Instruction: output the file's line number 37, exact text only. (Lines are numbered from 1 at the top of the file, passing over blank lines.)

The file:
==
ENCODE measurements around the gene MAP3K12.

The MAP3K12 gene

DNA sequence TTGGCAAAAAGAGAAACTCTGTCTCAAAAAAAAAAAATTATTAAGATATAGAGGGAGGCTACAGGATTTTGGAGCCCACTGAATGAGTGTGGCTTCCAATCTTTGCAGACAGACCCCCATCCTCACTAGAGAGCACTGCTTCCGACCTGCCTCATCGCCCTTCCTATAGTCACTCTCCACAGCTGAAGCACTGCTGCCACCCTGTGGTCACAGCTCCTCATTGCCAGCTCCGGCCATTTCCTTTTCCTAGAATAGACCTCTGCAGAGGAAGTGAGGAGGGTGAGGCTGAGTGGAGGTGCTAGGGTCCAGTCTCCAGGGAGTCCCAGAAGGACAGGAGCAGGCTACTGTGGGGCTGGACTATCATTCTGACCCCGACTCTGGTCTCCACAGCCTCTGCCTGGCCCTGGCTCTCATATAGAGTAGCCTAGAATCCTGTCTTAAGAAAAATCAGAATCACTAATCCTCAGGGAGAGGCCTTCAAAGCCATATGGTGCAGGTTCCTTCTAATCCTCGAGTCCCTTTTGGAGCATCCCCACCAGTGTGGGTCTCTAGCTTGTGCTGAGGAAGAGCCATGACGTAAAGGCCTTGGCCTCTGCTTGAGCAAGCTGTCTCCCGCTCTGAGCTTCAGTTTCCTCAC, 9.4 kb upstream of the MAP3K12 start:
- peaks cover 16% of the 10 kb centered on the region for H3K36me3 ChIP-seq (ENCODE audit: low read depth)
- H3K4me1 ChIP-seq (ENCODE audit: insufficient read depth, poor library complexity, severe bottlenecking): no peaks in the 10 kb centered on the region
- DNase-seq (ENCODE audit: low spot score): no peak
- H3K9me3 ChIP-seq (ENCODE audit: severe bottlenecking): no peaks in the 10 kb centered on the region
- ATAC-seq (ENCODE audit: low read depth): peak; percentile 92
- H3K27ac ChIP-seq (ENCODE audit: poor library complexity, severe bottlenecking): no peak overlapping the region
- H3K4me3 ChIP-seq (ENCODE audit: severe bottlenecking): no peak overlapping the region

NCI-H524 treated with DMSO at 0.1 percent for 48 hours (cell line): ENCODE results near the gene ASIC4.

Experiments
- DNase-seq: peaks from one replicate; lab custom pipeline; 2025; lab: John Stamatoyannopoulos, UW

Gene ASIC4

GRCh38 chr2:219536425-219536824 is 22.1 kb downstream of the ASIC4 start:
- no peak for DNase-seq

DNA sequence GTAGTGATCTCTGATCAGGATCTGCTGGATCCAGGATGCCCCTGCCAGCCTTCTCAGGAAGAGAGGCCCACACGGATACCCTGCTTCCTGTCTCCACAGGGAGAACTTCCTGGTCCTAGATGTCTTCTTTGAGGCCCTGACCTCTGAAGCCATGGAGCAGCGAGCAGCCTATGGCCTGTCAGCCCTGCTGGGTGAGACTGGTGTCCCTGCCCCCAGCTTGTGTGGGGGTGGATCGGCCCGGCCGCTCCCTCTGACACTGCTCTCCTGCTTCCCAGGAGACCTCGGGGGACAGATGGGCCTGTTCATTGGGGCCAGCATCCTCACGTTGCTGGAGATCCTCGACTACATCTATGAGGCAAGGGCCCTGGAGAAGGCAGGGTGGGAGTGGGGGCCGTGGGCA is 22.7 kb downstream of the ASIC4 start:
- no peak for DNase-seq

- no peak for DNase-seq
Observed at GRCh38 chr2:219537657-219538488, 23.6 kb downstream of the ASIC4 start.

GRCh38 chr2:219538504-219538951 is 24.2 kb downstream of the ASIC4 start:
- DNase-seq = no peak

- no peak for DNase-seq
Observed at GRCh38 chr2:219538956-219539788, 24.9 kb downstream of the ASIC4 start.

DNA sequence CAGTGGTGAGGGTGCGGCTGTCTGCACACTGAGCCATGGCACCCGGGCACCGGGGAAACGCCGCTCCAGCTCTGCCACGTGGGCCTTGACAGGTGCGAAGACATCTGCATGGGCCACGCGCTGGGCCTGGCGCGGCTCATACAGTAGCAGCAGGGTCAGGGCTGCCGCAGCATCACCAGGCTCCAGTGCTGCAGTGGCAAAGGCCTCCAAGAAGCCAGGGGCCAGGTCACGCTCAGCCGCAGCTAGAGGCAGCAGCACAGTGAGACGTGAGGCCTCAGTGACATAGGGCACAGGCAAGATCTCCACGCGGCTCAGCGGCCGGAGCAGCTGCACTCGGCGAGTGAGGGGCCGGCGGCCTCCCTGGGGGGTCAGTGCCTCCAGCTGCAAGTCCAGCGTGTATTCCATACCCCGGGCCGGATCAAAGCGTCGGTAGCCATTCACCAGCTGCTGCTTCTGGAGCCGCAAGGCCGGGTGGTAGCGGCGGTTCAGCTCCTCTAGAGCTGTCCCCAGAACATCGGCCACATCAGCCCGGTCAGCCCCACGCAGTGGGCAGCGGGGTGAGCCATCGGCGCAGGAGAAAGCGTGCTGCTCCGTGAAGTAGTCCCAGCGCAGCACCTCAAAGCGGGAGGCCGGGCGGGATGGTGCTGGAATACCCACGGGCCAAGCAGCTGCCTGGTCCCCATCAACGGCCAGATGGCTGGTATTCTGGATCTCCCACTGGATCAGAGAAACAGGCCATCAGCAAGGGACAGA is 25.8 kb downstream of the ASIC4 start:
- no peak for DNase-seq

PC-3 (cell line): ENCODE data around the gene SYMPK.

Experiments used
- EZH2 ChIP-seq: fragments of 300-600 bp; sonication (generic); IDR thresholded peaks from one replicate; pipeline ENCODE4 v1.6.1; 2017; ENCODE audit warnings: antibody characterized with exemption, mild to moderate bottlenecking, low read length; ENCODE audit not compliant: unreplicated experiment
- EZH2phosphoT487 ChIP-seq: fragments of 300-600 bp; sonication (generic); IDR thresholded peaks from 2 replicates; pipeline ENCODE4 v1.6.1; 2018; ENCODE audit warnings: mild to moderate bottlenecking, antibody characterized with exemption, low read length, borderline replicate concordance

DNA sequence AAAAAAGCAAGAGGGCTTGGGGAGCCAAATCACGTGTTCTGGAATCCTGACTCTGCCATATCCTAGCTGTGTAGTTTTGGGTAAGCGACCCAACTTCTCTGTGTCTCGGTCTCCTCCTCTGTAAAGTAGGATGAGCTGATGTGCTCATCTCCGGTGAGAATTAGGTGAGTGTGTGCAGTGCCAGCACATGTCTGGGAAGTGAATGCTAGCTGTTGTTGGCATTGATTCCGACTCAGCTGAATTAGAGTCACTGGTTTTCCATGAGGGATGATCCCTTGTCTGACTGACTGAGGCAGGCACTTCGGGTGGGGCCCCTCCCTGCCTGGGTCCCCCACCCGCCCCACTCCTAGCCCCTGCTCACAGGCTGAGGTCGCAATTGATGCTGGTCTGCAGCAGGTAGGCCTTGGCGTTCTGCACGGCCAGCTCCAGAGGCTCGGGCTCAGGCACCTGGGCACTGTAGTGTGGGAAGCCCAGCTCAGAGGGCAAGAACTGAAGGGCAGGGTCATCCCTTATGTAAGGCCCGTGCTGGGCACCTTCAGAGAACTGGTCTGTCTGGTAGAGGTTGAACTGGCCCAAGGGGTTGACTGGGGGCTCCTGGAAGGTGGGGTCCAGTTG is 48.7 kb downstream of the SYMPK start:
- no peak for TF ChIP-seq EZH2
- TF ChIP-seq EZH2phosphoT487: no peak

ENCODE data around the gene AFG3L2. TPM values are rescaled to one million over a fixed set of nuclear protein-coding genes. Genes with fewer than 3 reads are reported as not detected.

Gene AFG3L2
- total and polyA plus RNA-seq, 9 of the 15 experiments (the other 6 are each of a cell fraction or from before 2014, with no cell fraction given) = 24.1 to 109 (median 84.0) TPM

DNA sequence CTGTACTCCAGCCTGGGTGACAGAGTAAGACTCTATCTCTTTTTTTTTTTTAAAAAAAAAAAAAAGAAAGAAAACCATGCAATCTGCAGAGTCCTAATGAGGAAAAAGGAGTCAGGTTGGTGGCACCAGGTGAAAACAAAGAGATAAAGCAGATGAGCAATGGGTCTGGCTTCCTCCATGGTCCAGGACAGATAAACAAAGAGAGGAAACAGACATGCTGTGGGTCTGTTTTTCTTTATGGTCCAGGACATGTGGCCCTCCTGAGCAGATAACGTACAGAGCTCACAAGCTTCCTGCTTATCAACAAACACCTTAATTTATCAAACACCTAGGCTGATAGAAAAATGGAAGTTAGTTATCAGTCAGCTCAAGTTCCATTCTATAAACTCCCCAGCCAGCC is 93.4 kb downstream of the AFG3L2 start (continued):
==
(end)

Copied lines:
DNA sequence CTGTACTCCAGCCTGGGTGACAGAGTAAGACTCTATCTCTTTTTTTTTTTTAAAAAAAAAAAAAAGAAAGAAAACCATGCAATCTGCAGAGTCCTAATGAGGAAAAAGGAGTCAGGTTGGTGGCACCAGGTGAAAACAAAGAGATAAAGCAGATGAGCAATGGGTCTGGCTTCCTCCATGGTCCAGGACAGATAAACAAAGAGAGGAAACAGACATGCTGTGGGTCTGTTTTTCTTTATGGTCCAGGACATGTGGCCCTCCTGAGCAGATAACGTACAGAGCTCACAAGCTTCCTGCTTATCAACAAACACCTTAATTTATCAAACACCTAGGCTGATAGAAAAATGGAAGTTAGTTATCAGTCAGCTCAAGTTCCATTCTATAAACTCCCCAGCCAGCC is 93.4 kb downstream of the AFG3L2 start (continued):